- New Breed of ICT

Next steps

The NBI system design and a sizable part of its detailed design have been performed already.
Suppliers, supporters, sponsors and/or early partners are sought for the next steps to be undertaken: ICT development and implementation.

The shorter-term development steps include:
  • Coding and test of the specification language interpreter [the distributed environment will be simulated on a single machine, but the sample business settings and their operating functionalities – small value-chain, manufacturing site, sales network, office, eGovernment, consumer-business interface – will be complete]; this step will emulate terminals and servers, and implement the Operations part of the Data base;
  • Software coding and hardware development for a stand-alone company / organization support system, with the full range of expected services; this step will develop the server software, exploiting key design competences in: hardware choice / design, Linux, data base, security, test in malfunction conditions;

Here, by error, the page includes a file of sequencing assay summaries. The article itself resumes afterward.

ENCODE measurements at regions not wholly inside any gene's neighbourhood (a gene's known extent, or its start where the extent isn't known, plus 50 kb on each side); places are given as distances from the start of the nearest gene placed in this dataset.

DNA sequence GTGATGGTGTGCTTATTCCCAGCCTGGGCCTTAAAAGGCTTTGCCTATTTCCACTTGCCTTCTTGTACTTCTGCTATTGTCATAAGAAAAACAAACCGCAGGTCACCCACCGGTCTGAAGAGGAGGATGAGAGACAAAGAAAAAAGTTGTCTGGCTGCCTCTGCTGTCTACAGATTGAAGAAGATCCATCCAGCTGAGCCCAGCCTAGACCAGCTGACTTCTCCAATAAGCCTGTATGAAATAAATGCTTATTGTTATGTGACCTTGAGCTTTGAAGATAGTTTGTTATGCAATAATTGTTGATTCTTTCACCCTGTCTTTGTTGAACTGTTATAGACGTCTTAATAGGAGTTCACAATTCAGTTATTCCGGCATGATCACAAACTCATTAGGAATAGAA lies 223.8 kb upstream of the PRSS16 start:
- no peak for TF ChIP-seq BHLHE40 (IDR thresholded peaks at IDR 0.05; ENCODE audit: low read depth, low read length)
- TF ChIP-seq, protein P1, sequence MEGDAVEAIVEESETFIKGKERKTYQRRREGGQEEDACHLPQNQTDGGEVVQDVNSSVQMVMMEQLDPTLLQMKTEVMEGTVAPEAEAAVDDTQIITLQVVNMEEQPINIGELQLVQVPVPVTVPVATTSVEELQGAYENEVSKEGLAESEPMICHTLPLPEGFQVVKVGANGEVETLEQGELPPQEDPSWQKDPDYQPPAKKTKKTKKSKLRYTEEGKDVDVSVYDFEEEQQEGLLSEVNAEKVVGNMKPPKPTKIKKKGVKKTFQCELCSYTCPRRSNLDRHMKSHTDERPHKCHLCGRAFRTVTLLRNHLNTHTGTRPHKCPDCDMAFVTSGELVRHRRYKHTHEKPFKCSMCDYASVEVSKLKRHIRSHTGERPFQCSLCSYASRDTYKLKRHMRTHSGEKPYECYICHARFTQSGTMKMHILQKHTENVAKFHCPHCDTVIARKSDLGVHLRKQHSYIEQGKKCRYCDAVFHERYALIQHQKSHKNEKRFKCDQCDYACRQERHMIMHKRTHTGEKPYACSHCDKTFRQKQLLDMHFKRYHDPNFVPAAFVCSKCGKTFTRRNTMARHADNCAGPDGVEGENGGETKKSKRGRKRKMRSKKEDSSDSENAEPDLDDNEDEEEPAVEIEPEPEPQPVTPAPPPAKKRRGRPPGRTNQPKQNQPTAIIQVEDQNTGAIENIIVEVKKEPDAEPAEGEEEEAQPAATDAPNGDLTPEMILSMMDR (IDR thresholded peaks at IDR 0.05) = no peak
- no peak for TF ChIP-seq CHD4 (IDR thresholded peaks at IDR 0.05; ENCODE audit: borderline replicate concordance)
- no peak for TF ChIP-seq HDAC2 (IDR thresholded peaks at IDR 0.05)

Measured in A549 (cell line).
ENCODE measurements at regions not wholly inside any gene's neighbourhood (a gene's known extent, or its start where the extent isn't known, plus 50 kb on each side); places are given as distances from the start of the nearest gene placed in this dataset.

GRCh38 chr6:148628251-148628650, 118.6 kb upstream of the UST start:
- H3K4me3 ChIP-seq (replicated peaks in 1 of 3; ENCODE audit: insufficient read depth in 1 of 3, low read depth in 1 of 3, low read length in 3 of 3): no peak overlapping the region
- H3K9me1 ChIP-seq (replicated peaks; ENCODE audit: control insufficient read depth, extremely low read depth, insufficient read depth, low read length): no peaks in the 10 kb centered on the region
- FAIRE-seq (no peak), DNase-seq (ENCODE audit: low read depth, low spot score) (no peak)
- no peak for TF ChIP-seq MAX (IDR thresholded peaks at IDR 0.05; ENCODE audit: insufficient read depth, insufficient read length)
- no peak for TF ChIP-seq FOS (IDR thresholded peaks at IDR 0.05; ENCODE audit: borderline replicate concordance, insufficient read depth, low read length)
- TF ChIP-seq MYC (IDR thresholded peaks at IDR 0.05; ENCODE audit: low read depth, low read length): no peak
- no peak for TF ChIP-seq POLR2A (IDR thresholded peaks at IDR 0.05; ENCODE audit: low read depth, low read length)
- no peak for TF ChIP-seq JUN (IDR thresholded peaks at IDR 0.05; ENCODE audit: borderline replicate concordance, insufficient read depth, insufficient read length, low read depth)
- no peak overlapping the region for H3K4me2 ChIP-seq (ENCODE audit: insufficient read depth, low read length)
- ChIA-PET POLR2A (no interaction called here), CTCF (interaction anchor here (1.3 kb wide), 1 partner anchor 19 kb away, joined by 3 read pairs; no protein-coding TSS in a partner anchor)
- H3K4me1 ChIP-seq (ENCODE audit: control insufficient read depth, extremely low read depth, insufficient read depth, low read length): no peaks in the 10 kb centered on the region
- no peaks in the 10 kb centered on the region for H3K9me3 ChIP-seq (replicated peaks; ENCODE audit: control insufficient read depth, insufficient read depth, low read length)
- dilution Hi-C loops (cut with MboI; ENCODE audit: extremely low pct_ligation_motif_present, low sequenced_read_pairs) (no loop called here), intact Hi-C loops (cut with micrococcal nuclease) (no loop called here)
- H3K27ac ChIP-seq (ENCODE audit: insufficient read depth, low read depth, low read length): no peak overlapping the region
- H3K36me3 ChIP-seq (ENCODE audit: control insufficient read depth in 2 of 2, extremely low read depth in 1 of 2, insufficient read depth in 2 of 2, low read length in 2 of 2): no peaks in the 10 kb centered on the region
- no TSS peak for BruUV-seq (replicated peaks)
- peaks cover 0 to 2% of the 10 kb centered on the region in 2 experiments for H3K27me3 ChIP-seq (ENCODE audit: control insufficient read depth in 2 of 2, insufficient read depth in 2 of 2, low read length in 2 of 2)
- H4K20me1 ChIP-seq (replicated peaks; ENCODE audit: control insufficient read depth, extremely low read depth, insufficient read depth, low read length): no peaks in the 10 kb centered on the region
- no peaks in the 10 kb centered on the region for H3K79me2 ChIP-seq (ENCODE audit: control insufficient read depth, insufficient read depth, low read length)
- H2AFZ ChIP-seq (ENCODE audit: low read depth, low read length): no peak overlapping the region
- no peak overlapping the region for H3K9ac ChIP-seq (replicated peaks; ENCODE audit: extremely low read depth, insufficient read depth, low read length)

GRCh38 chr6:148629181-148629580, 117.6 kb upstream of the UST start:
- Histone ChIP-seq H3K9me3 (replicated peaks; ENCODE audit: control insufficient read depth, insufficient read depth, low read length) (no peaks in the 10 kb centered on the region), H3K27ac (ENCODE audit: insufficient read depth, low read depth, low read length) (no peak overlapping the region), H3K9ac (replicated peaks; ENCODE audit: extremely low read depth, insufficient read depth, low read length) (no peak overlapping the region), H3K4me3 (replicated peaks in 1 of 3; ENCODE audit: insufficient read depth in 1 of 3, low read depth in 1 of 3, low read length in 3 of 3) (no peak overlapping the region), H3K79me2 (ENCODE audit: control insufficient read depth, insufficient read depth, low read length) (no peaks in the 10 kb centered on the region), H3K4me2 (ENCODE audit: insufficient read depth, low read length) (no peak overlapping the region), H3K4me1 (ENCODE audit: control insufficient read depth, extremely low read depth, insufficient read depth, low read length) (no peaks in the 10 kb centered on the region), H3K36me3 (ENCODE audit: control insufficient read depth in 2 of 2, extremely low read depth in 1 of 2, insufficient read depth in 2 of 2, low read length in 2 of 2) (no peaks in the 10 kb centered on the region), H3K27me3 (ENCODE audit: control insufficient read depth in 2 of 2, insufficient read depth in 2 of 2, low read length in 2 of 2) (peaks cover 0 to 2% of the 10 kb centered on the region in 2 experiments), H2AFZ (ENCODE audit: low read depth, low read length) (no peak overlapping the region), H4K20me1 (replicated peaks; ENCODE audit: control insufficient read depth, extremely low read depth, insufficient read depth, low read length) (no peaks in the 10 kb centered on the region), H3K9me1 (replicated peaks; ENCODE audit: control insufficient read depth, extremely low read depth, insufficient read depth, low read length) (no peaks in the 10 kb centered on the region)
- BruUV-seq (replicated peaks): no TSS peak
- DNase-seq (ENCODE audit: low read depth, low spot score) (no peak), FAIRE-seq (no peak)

• Software coding and hardware development for a full distributed environment, again with the full range of expected services; this step will develop server software as above, exploiting similar design competences with the addition of testing malfunction conditions within a distributed architecture.

The medium-term implementation steps include:
  • Product / service industrialization;
  • Implementation and commercialization agreements.

Since the "natural" supplier of a non stand-alone offer shall be a Telco [the TLC layer is used for normal operation – massive management of message queues – and is critical for storage recovery in emergency conditions], the industrialization should be performed preferably by a telecom equipment provider, while the commercialization would preferably be in pay-per-use form, under a revenue sharing agreements between the Telco and the development partners.

The more people go out of their way to tell you that you are wrong or what you're doing can't possibly work, the more likely you are onto something big - Paul Lauterbur [Nobel prize recipient for his work on magnetic resonance imaging]